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Problem Solutions

## Set Class Hierarchy

A winning Mah Jongg hand has five scoring sets exactly one of which is a pair. There are four varieties of set: pair, three of a kind, three in a row of the same suit, and four of a kind. The most common winning hands have 14 tiles: 4 sets of three and a pair. Each four of a kind extends the hand by one tile to accomodate the larger set.

A Mah Jongg `Hand` object, then, is a list of `Tile`s. This class needs a method, `mahjongg` that returns `True` is the hand is a winning hand. The evaluation is rather complex, because a tile can participate in a number of sets, and several alternative interpretations may be necessary to determine the appropriate use for a given tile.

Consider a hand with 2, 2, 2, 3, 4 of bamboo. This is either a set of three 2's and a non-scoring 3 and 4, or it is a pair of 2's and a sequence of 2, 3, 4.

The `mahjongg` method, then must create five `Set` objects, assigning individual `Tile`s to the `Set`s until all of the `Tile`s find a home. The hand is a winning hand if all sets are full, there are five sets, and one set is a pair.

We'll cover the design of the `Set` classes in this section, and return to the design of the `Hand` class in the next section.

We can create a class hierarchy around the four varieties of `Set`: pairs, threes, fours and straights. A `PairSet` holds two of a kind: both of the tiles have the same name or the same suit and rank. A `ThreeSet` and `FourSet` are similar, but have a different expectation for being full. A `SequenceSet` holds three suit tiles of the same suit with adjacent ranks. Since we will sort the tiles into ascending order, this set will be built in ascending order, making the comparison rules slightly simpler.

We'll define a `Set` superclass to hold a sequence of `Tile`s. We will be able to add new tiles to a `Set`, as well as check to see if a tile could possibly belong to a `Set`. Finally, we can check to see if the `Set` is full. The superclass, `Set`, is abstract and returns `NotImplemented` for the `full`. The sublasses will override this methods with specific rules appropriate to the kind of set.

```class
Set
:
`  def __init__(self):`

`  def __str__(self):`

```  def canContain(self,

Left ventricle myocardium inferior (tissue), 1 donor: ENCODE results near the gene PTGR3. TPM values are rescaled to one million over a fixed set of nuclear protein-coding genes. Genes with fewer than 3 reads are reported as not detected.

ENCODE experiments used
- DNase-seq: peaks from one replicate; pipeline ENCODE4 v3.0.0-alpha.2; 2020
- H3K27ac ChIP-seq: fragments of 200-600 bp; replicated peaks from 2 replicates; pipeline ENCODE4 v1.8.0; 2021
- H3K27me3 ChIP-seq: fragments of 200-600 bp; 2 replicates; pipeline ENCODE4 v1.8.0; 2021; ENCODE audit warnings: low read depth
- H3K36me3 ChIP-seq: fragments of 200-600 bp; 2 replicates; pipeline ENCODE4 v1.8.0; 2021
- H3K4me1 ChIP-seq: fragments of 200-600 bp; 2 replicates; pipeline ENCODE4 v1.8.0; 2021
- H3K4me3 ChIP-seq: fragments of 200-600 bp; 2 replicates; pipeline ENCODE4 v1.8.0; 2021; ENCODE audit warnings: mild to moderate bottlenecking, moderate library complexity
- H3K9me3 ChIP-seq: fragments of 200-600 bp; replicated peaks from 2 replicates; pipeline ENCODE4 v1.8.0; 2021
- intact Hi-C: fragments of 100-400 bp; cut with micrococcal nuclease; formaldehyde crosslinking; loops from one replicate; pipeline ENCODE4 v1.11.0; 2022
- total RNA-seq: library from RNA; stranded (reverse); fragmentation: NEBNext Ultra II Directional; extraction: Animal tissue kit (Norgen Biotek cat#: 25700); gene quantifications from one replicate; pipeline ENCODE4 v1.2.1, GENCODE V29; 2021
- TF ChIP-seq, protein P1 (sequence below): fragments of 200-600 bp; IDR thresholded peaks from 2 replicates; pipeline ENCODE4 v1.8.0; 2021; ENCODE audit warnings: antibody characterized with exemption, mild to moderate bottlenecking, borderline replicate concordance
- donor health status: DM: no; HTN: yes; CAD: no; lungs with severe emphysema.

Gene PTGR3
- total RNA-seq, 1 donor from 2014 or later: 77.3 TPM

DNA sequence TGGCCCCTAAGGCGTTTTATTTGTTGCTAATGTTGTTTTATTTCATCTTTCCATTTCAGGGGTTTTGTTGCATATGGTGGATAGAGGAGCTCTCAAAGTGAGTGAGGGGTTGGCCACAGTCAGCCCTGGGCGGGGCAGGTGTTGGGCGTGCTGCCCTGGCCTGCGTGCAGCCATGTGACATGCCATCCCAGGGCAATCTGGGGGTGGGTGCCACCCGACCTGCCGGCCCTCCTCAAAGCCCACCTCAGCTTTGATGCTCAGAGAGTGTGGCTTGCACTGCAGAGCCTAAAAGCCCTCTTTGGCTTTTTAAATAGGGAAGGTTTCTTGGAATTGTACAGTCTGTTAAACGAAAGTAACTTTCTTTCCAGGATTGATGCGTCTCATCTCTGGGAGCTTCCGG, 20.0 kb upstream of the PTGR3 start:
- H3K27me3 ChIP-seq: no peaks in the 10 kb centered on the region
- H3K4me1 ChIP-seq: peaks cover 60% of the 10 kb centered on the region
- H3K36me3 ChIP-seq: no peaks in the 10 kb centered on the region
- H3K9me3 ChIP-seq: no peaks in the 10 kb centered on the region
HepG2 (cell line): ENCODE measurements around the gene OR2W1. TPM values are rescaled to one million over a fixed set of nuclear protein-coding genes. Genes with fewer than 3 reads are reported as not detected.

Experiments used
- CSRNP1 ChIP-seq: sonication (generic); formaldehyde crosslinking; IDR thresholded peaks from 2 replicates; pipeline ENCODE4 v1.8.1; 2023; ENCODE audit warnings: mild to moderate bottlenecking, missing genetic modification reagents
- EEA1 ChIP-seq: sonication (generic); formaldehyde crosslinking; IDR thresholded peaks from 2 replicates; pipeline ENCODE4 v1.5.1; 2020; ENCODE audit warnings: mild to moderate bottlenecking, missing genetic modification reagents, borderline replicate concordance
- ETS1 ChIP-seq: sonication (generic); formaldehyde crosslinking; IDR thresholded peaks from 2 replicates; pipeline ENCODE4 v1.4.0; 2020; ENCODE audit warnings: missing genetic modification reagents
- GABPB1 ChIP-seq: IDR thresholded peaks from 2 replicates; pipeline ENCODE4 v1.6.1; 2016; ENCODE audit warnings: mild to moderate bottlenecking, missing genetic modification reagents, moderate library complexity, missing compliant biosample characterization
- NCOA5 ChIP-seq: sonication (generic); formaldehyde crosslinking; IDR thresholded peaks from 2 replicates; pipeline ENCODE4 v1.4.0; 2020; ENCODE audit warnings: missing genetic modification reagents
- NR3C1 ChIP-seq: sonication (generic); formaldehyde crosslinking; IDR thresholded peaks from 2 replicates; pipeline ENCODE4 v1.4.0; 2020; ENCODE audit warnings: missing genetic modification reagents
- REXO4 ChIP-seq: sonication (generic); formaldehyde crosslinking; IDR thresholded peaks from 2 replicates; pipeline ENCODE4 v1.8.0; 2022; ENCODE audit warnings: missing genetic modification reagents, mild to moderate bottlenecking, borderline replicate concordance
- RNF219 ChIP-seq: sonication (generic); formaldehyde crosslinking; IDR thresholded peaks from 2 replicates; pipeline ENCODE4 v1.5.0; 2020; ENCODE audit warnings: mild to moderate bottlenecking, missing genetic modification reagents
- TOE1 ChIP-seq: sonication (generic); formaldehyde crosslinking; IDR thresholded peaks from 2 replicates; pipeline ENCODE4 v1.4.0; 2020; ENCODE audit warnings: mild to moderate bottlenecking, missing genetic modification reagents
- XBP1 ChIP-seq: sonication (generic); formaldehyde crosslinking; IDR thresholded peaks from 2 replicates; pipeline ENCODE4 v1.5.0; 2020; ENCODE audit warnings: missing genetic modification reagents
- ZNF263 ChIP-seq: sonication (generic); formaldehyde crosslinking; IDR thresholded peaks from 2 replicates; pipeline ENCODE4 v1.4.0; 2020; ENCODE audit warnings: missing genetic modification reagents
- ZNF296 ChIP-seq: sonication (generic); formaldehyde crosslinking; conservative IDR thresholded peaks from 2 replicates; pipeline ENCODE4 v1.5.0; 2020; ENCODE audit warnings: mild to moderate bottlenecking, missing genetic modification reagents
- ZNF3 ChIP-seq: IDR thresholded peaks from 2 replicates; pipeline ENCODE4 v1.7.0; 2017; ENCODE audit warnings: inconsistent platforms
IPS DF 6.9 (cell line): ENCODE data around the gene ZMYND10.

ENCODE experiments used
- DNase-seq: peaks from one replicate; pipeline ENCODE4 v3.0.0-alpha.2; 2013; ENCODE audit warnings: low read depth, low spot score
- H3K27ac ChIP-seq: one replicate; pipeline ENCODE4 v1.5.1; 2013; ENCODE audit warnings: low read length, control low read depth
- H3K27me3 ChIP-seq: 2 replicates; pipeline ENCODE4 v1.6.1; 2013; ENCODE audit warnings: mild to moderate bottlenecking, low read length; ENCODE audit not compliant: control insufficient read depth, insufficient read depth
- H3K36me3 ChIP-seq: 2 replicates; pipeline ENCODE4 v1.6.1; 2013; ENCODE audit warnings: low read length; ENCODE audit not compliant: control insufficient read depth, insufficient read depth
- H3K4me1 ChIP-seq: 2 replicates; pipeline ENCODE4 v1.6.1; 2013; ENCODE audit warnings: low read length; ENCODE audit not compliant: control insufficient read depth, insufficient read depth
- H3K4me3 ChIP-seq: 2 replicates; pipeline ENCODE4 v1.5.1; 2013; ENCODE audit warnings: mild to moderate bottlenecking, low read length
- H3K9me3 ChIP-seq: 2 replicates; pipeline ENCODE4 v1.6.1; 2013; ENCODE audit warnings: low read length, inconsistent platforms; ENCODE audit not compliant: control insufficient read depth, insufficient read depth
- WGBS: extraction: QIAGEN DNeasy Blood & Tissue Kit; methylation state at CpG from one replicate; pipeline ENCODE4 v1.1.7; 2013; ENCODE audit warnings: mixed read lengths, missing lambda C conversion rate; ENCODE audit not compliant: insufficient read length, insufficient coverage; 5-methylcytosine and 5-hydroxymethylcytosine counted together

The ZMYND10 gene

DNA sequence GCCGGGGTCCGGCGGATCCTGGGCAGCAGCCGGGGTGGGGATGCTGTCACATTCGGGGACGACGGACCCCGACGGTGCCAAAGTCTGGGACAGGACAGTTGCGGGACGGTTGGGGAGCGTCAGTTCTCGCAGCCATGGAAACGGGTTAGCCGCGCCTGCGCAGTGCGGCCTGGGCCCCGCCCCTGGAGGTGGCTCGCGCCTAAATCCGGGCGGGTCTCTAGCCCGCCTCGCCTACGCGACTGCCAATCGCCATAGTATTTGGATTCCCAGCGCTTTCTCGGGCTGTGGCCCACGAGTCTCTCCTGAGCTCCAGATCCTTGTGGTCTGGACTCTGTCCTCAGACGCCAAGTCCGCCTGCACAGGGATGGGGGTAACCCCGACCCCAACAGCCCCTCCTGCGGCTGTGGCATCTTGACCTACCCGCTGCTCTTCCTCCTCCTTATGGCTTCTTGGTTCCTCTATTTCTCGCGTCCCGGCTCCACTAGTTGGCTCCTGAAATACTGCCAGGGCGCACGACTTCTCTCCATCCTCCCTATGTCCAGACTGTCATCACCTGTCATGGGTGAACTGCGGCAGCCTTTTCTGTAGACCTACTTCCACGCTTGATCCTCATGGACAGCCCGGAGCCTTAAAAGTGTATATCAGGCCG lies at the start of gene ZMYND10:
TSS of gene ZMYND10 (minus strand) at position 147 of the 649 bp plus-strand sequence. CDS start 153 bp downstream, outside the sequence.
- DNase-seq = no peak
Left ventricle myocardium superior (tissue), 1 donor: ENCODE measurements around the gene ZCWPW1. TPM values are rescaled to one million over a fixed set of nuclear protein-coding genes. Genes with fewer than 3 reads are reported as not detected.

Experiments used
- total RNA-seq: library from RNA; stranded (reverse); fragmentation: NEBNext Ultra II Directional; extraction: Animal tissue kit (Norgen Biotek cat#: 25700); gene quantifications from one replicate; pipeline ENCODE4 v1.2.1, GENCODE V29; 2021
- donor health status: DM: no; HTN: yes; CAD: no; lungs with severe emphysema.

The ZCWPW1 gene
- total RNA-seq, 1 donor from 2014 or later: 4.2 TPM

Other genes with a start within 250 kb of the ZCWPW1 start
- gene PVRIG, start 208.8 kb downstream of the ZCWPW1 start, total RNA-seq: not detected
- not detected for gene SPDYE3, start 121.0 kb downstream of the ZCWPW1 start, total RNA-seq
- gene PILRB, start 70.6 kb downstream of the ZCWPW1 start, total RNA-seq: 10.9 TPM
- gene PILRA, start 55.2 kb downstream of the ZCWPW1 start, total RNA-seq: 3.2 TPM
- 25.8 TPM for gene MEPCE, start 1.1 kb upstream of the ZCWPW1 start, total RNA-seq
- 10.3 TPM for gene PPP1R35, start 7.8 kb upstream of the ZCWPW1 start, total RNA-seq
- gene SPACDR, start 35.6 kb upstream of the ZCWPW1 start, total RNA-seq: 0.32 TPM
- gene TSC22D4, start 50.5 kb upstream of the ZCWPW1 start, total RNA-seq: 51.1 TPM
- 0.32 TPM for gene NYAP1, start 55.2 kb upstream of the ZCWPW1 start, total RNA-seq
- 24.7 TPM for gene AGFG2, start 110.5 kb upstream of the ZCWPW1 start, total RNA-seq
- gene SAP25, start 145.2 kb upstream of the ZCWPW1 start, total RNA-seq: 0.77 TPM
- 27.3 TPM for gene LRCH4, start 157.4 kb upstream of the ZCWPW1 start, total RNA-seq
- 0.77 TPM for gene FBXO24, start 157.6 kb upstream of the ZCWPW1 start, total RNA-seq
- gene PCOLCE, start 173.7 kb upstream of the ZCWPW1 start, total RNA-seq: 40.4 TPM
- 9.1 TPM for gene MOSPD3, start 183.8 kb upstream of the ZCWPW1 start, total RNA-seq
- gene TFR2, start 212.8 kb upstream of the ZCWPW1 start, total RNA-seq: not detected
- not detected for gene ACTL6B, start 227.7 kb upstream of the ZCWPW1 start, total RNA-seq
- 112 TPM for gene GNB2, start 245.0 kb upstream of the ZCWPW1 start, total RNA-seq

aTile
):```

```  def add(self,
aTile
):```

`  def full(self):`

```  def fallback(self,
tileStack
):```

`  def pair(self):`
```
• The `Set` `__init__` function should create an internal list to store the tiles.

• The `add` method appends the new tile to the internal list. A pop function can remove the last tile appended to the list.

• The superclass `canContain` method returns `True` if the list is empty; it returns `False` if the list is full. Otherwise it compares the new tile against the last tile in the list to see if they are equal. Since most of the subclasses must match exactly, this rule is what is used. The straight subclass must override this to compare suit and rank correctly.

• The superclass `fallback` pushes all of the tiles from the `Set` back onto the given stack. The superclass version pushes the tiles and then returns `None`. Each subclass must override this to return a different fallback Set instance.

• The superclass `pair` returns `False`. The `PairSet` subclass must override this to return `True`.

An important note about the `fallback` is that the stack that will be given as an argument in `tileStack` is part of the `Hand`, and is using is maintainted by doing `tileStack.pop(0)` to get the first tile, and `tileStack.insert( 0, aTile )` to push a tile back onto the front of the hand of tiles.

We'll need the following four subclasses of `Set`.

• `FourSet`Specializes `Set` for sets of four matching tiles. The `full` method returns `True` when there are four elements in the list. The `fallback` method pushes the set's tiles onto the given `tileStack`; it returns a new `ThreeSet` with the first tile from the `tileStack`.

• `ThreeSet`Specializes `Set` for sets of three matching tiles. The `full` method returns `True` when there are three elements in the list. The `fallback` method pushes the set's tiles onto the given `tileStack`; it returns a new `SequenceSet` with the first tile from the `tileStack`.

• `SequenceSet`Specializes `Set` for sets of three tiles of the same suit and ascending rank. The `belongs` returns `True` for an empty list of tiles, `False` for a full list of tiles, otherwise it compares the suit and rank of the last tile in the list with the new tile to see if the suits match and the new tile's rank is one more than the last tile in the list. The `full` method returns `True` when there are three elements in the list. The `fallback` method pushes the set's tiles onto the given `tileStack`; it returns a new `PairSet` with the first tile from the `tileStack`.

• `PairSet`The `full` method returns `True` when there are two elements in the list. The `fallback` method is inherited from the superclass method in `Set`; this method returns None, since there is no fallback from a pair. This subclass also returns `True` for the `pair` method.

The idea is to attempt to use a `FourSet` to collect a group of tiles. If this doesn't work out, we put the tiles back into the hand, and try a `ThreeSet`. If this doesn't work out, we put the tiles back and try a `SequenceSet`. The last resort is to try a `PairSet`. There is no fallback after a pair set, and the hand cannot be a winner.

 Published under the terms of the Open Publication License Design by Interspire